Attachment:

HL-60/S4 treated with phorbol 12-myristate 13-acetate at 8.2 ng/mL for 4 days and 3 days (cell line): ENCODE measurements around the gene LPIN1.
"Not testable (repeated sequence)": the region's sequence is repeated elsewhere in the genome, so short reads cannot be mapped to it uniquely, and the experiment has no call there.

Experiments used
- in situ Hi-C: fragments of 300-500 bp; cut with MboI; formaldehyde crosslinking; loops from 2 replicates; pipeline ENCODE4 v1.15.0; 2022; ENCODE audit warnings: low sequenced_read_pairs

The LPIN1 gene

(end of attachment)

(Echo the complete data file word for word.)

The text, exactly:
HL-60/S4 treated with phorbol 12-myristate 13-acetate at 8.2 ng/mL for 4 days and 3 days (cell line): ENCODE measurements around the gene LPIN1.
"Not testable (repeated sequence)": the region's sequence is repeated elsewhere in the genome, so short reads cannot be mapped to it uniquely, and the experiment has no call there.

Experiments used
- in situ Hi-C: fragments of 300-500 bp; cut with MboI; formaldehyde crosslinking; loops from 2 replicates; pipeline ENCODE4 v1.15.0; 2022; ENCODE audit warnings: low sequenced_read_pairs

The LPIN1 gene